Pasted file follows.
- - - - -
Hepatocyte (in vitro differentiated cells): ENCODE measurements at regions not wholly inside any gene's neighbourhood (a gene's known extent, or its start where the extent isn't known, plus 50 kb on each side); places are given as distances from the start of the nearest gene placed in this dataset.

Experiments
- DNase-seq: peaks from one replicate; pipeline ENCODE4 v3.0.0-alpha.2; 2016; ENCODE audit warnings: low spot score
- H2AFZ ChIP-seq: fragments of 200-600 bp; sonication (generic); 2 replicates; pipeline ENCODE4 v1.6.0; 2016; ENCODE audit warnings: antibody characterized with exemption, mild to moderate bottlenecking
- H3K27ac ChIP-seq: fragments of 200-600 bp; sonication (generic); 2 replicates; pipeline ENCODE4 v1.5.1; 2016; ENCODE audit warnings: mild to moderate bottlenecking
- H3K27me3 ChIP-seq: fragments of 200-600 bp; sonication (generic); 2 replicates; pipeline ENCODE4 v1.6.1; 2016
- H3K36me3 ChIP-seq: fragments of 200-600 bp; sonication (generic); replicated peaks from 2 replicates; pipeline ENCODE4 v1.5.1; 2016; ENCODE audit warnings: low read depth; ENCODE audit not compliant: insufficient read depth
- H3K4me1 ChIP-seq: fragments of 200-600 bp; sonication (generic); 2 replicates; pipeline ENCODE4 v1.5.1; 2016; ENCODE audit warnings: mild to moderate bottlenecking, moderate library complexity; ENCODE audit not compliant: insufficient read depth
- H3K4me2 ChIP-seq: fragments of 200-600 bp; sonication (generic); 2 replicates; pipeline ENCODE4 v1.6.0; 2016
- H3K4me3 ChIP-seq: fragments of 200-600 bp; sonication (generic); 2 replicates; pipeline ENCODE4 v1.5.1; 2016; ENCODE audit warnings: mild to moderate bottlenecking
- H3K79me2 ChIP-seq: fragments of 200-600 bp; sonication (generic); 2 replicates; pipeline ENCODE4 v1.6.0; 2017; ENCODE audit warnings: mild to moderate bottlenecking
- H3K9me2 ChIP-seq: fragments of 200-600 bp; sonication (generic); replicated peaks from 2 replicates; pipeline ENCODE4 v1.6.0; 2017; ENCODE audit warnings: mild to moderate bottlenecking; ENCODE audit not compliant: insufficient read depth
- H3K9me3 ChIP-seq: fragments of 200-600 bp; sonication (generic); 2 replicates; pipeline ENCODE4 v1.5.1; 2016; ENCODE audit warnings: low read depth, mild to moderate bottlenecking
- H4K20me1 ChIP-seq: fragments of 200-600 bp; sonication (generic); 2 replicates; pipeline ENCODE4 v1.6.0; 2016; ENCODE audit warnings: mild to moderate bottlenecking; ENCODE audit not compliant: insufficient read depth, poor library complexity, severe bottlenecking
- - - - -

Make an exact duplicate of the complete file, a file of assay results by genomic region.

Hepatocyte (in vitro differentiated cells): ENCODE measurements at regions not wholly inside any gene's neighbourhood (a gene's known extent, or its start where the extent isn't known, plus 50 kb on each side); places are given as distances from the start of the nearest gene placed in this dataset.

Experiments
- DNase-seq: peaks from one replicate; pipeline ENCODE4 v3.0.0-alpha.2; 2016; ENCODE audit warnings: low spot score
- H2AFZ ChIP-seq: fragments of 200-600 bp; sonication (generic); 2 replicates; pipeline ENCODE4 v1.6.0; 2016; ENCODE audit warnings: antibody characterized with exemption, mild to moderate bottlenecking
- H3K27ac ChIP-seq: fragments of 200-600 bp; sonication (generic); 2 replicates; pipeline ENCODE4 v1.5.1; 2016; ENCODE audit warnings: mild to moderate bottlenecking
- H3K27me3 ChIP-seq: fragments of 200-600 bp; sonication (generic); 2 replicates; pipeline ENCODE4 v1.6.1; 2016
- H3K36me3 ChIP-seq: fragments of 200-600 bp; sonication (generic); replicated peaks from 2 replicates; pipeline ENCODE4 v1.5.1; 2016; ENCODE audit warnings: low read depth; ENCODE audit not compliant: insufficient read depth
- H3K4me1 ChIP-seq: fragments of 200-600 bp; sonication (generic); 2 replicates; pipeline ENCODE4 v1.5.1; 2016; ENCODE audit warnings: mild to moderate bottlenecking, moderate library complexity; ENCODE audit not compliant: insufficient read depth
- H3K4me2 ChIP-seq: fragments of 200-600 bp; sonication (generic); 2 replicates; pipeline ENCODE4 v1.6.0; 2016
- H3K4me3 ChIP-seq: fragments of 200-600 bp; sonication (generic); 2 replicates; pipeline ENCODE4 v1.5.1; 2016; ENCODE audit warnings: mild to moderate bottlenecking
- H3K79me2 ChIP-seq: fragments of 200-600 bp; sonication (generic); 2 replicates; pipeline ENCODE4 v1.6.0; 2017; ENCODE audit warnings: mild to moderate bottlenecking
- H3K9me2 ChIP-seq: fragments of 200-600 bp; sonication (generic); replicated peaks from 2 replicates; pipeline ENCODE4 v1.6.0; 2017; ENCODE audit warnings: mild to moderate bottlenecking; ENCODE audit not compliant: insufficient read depth
- H3K9me3 ChIP-seq: fragments of 200-600 bp; sonication (generic); 2 replicates; pipeline ENCODE4 v1.5.1; 2016; ENCODE audit warnings: low read depth, mild to moderate bottlenecking
- H4K20me1 ChIP-seq: fragments of 200-600 bp; sonication (generic); 2 replicates; pipeline ENCODE4 v1.6.0; 2016; ENCODE audit warnings: mild to moderate bottlenecking; ENCODE audit not compliant: insufficient read depth, poor library complexity, severe bottlenecking